Saturday, April 10, 2010

Stop Me Before I Kill (1960)

Dir: Val Guest
Sony DVD: part of "Columbia's Icons of Suspense: Hammer Films" set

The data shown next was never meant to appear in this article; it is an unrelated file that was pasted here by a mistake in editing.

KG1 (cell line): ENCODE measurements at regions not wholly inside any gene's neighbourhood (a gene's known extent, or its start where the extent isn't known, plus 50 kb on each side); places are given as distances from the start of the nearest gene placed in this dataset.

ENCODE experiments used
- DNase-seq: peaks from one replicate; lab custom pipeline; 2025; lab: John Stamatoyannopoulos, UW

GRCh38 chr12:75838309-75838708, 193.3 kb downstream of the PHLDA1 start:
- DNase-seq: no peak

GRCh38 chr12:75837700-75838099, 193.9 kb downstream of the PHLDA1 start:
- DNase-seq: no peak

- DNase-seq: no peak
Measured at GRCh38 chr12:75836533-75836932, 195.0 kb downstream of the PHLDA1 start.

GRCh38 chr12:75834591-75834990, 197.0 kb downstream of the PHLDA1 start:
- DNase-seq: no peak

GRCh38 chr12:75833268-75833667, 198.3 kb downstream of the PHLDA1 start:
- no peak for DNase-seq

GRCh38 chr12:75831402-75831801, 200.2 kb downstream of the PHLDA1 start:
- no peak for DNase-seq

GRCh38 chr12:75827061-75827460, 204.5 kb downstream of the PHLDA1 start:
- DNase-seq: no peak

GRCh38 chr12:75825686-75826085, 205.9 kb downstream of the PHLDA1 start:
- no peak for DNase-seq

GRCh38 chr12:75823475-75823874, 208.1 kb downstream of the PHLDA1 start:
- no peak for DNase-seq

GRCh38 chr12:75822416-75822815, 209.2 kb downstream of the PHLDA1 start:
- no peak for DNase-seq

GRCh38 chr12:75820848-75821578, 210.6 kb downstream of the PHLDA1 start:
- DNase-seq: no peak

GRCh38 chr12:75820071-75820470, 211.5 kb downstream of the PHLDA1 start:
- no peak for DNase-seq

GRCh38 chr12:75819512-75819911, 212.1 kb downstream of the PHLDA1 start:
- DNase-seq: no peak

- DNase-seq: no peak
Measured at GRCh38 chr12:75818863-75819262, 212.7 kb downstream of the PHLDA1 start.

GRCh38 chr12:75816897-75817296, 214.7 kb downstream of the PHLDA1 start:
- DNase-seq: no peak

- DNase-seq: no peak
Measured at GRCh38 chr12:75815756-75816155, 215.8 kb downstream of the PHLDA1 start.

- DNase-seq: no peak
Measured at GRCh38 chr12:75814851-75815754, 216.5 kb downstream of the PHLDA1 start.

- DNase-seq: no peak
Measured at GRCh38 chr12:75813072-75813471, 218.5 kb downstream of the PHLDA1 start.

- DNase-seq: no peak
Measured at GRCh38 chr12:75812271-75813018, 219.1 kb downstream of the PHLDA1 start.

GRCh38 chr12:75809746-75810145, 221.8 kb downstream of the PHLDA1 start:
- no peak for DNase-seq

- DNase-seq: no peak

Hammer fans rejoice! Grover Crisp at Columbia has brought us six previously unavailable Hammer thrillers on DVD this week. The set features six films on three discs, all in proper aspect ratio, and with their original trailers. Sadly there are no other special features, but I'm not complaining. First up in the set is the film Stop Me Before I Kill, also known as The Full Treatment, which has Hammer regular Val Guest's name all over it. He wrote, produced, and directed the film, in fact at the beginning it says a "Val Guest Production", but does not say a "Hammer Films Production" anywhere. The movie is about a race car driver (Ronald Lewis) that is involved in a terrible accident while on his honeymoon. His wife (Diane Cilento) is thrown from the car, but they both survive. The opening shot is incredible showing the dashboard in tight close-up and then pulling back to reveal the wreck and it's various details while jazz blares from the car's radio. It's so good I watched the opening again right after the film was over. We then jump ahead one year and Lewis is finally healed and ready to get back in to the world, physically anyway. Mentally he is an unstable, temperamental time bomb ready to explode on everyone. They go on holiday where they meet a psychiatrist who finds them fascinating and wants to help. Lewis' identity has been taken from him as he is now afraid to drive which was everything he knew. He now feels impotent and most of his temper is directed back at his wife in violence. He realizes that he is volatile, hence the title, but doesn't believe in all the psychological mumbo jumbo. He doesn't trust the good doctor at all, but is there a reason? It's a fine thriller that has no horror or sci-fi elements at all and makes me wonder if that's why there is no Hammer logo at the beginning. It's fairly predictable, but Guest is a very skilled director that brings some nice visual touches to the picture. It's interesting to note that the film I had just watched prior to this, Sadist With Red Teeth, had a similar plot device at it's center, with a mental health professional dealing with a man that had been in a car accident and strange that films came out on DVD so close together. I had seen two of the films in this set before, and liked them much better. I'm hoping the rest of the set will be on par with those. Either way, the set is a must have.


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